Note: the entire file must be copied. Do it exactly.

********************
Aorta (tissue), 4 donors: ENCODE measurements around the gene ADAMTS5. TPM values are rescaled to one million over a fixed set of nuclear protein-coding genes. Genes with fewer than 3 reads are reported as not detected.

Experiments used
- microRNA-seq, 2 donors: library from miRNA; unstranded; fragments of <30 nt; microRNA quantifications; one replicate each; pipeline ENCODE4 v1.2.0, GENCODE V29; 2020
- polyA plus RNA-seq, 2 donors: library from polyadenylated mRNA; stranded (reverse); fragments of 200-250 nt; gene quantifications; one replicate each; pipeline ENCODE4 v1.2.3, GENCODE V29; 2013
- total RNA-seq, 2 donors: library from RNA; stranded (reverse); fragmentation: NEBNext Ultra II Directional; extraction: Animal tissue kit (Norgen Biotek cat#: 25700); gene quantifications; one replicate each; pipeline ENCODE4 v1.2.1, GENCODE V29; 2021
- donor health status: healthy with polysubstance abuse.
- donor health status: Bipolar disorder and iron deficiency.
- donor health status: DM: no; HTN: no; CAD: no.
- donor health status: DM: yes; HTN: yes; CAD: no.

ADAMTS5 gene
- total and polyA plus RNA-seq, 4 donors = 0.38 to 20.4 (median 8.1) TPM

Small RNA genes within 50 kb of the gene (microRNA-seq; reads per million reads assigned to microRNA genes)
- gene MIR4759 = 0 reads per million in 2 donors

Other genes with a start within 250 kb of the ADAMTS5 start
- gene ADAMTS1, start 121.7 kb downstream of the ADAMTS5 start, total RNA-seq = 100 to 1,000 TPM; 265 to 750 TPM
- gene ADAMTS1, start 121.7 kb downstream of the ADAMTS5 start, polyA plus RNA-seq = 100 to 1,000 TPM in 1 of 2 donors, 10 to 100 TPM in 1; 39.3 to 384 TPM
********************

Aorta (tissue), 4 donors: ENCODE measurements around the gene ADAMTS5. TPM values are rescaled to one million over a fixed set of nuclear protein-coding genes. Genes with fewer than 3 reads are reported as not detected.

Experiments used
- microRNA-seq, 2 donors: library from miRNA; unstranded; fragments of <30 nt; microRNA quantifications; one replicate each; pipeline ENCODE4 v1.2.0, GENCODE V29; 2020
- polyA plus RNA-seq, 2 donors: library from polyadenylated mRNA; stranded (reverse); fragments of 200-250 nt; gene quantifications; one replicate each; pipeline ENCODE4 v1.2.3, GENCODE V29; 2013
- total RNA-seq, 2 donors: library from RNA; stranded (reverse); fragmentation: NEBNext Ultra II Directional; extraction: Animal tissue kit (Norgen Biotek cat#: 25700); gene quantifications; one replicate each; pipeline ENCODE4 v1.2.1, GENCODE V29; 2021
- donor health status: healthy with polysubstance abuse.
- donor health status: Bipolar disorder and iron deficiency.
- donor health status: DM: no; HTN: no; CAD: no.
- donor health status: DM: yes; HTN: yes; CAD: no.

ADAMTS5 gene
- total and polyA plus RNA-seq, 4 donors = 0.38 to 20.4 (median 8.1) TPM

Small RNA genes within 50 kb of the gene (microRNA-seq; reads per million reads assigned to microRNA genes)
- gene MIR4759 = 0 reads per million in 2 donors

Other genes with a start within 250 kb of the ADAMTS5 start
- gene ADAMTS1, start 121.7 kb downstream of the ADAMTS5 start, total RNA-seq = 100 to 1,000 TPM; 265 to 750 TPM
- gene ADAMTS1, start 121.7 kb downstream of the ADAMTS5 start, polyA plus RNA-seq = 100 to 1,000 TPM in 1 of 2 donors, 10 to 100 TPM in 1; 39.3 to 384 TPM